American Animals director Bart Layton on his 5-star heist film

Returning from the NZ International Film Festival, American Animals is director Bart Layton’s follow-up to 2012’s riveting The Imposter. Telling the true tale of college students breaking bad to commit a lucrative heist, the film infuses its drama with documentary elements, making for riveting viewing (hey, check out our five-star review). Steve Newall spoke to Layton about his uniquely captivating film.

FLICKS: This is a bloody fascinating story. Your approach to the film is really, really interesting, and so I’m curious to know when you first decided on the mix of documentary and re-enactment or dramatisation.

BART LAYTON: Well, I think it was always the intention. I mean, it’s interesting that you’ve used the term re-enactment because the real guys are in it, I guess. I mean, there’s something funny about how, as soon as you include the real people, suddenly, the drama gets described as reconstruction or re-enactment.

I mean, I’m not sure we would describe a movie like I, Tonya or I don’t know, any of the dozens of recent movies based on true stories that have been dramatised or fictionalised that way. So I don’t necessarily really hold with the idea of it being re-enactment just because we’ve included the real people. I guess I worry a lot less than most people about how you categorise these movies, to me, the starting point is generally what is the best way to tell this particular story.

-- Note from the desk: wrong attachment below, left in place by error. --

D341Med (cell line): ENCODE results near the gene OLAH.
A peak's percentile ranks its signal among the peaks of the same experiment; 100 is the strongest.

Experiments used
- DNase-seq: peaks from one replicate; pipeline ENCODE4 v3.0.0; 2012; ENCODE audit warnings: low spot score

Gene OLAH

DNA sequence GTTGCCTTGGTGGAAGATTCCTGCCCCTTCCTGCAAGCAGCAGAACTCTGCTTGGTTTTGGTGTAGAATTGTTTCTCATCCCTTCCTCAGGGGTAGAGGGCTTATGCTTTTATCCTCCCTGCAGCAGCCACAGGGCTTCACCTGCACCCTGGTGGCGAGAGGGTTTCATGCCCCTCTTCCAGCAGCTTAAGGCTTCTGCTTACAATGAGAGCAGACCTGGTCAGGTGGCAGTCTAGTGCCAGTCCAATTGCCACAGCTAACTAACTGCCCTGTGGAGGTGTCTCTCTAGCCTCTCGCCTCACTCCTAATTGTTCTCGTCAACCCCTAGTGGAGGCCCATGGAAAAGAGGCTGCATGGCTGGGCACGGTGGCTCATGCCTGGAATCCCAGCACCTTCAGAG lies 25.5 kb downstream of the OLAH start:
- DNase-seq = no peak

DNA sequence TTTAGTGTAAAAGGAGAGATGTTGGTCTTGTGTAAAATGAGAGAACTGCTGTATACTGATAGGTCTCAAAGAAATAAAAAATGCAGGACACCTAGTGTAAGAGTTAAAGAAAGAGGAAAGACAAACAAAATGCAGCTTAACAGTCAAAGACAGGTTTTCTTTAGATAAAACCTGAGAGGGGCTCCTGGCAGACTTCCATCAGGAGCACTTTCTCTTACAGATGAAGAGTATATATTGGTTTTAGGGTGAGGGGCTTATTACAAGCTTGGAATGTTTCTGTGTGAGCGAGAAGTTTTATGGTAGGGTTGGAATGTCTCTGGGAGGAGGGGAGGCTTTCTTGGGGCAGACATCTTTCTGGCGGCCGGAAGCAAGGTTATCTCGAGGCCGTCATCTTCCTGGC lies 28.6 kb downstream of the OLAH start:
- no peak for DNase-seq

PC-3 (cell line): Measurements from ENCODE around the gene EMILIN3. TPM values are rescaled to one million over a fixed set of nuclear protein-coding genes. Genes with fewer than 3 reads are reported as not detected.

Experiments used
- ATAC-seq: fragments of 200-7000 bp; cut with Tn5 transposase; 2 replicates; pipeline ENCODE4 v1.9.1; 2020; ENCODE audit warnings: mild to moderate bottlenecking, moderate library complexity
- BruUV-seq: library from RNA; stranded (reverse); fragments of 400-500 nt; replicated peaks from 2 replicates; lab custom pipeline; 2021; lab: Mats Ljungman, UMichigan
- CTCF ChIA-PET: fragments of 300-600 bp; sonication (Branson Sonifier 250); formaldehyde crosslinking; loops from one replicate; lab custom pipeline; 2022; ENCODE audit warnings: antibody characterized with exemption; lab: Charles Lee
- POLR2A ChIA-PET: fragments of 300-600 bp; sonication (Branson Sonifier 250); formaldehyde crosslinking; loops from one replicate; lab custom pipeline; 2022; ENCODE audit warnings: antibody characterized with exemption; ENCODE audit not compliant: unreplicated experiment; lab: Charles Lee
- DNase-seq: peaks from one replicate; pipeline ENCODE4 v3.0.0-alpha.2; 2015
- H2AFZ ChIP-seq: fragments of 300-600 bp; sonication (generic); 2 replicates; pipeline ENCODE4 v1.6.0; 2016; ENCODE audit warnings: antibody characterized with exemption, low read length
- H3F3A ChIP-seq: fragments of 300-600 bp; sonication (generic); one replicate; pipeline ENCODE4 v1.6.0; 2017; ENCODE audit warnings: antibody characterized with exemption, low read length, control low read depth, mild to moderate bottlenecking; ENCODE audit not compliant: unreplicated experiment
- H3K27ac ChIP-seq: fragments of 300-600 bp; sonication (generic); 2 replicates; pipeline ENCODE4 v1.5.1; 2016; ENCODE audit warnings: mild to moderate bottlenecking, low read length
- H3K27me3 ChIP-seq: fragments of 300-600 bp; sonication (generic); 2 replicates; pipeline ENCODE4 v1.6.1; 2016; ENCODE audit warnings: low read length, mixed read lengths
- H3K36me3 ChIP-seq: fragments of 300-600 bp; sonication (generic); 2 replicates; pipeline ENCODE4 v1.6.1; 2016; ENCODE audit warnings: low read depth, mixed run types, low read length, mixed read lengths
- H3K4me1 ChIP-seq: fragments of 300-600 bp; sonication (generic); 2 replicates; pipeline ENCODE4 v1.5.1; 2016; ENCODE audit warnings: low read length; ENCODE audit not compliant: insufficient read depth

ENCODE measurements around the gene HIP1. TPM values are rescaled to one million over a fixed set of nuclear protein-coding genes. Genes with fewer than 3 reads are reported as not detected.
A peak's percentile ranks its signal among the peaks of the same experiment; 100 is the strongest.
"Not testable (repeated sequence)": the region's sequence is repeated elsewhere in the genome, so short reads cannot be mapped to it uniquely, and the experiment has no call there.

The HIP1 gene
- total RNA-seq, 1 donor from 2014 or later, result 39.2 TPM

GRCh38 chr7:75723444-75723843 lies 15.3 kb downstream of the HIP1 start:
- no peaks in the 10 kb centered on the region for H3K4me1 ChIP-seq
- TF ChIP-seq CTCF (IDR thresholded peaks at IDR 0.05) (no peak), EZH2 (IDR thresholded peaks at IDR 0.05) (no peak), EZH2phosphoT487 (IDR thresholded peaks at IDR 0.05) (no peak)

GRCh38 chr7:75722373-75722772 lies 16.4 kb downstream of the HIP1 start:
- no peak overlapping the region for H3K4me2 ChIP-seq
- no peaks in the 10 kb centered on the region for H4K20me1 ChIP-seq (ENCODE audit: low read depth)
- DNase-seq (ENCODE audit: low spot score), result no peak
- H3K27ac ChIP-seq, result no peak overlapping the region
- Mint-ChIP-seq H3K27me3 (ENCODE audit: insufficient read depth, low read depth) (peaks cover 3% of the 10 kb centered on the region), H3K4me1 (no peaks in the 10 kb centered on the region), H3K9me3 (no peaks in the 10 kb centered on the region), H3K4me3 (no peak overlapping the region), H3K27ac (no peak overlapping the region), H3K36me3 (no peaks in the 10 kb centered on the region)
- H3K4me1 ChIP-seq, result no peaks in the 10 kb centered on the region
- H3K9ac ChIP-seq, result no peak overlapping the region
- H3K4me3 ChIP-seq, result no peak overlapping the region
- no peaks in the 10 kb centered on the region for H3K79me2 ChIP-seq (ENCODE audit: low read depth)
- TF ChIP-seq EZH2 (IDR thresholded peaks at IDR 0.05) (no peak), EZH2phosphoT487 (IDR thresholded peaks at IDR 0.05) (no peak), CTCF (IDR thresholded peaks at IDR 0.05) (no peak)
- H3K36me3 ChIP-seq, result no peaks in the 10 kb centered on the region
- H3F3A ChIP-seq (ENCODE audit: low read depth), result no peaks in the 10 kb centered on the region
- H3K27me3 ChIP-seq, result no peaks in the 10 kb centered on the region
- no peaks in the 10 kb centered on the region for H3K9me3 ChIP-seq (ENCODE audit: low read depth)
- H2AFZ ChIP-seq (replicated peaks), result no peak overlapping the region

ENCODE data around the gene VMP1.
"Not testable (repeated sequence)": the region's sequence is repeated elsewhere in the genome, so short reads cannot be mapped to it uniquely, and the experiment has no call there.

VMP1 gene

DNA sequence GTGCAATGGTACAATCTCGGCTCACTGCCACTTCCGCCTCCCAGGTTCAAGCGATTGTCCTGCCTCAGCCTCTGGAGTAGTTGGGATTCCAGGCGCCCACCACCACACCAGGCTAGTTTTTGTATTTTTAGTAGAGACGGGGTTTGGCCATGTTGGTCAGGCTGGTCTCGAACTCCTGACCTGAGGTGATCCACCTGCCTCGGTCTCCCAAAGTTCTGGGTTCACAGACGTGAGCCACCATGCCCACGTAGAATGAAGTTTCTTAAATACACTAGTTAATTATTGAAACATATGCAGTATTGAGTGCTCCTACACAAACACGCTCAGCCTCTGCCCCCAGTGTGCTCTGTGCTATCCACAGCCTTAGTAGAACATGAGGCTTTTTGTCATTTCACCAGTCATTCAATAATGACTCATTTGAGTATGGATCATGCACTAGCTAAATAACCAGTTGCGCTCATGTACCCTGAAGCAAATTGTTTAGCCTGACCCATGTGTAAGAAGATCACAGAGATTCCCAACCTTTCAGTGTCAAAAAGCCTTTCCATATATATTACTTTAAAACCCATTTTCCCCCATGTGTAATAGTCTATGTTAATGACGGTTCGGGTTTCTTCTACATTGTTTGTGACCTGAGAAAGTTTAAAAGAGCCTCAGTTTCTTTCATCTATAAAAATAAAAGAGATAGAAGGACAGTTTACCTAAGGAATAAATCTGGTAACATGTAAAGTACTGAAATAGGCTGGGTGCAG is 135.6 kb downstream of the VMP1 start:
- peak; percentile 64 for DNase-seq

I think it was the real people themselves who I felt were quite unusual. Even though they’d done this deeply misguided thing, their reasons, their motivations for it felt quite human in terms of this desire for a life less ordinary or leaving a mark on the world. Or whatever their strange reasons were for committing the crime. And so I think it was because I was taken with them as individuals, and the honesty of what they had to say that made me think we have to find a way, or I have to find a way, to include their voices in the film. Because I think, without that, it becomes a more disposable story, potentially.

It’s still a great, fun caper movie but it doesn’t really speak to this idea of these quite lost young men who are searching for identity, and for this so-called special life that they believed they were promised. So how do we find a new way of telling a truth that you haven’t quite seen before, which is definitely not a documentary. But it still can contain some of those elements of what a documentary can do, which is really ground you in the real world and give you, I guess, a bit more skin in the game in terms of your emotional connection to the story and to the real guys. So that was really the thinking.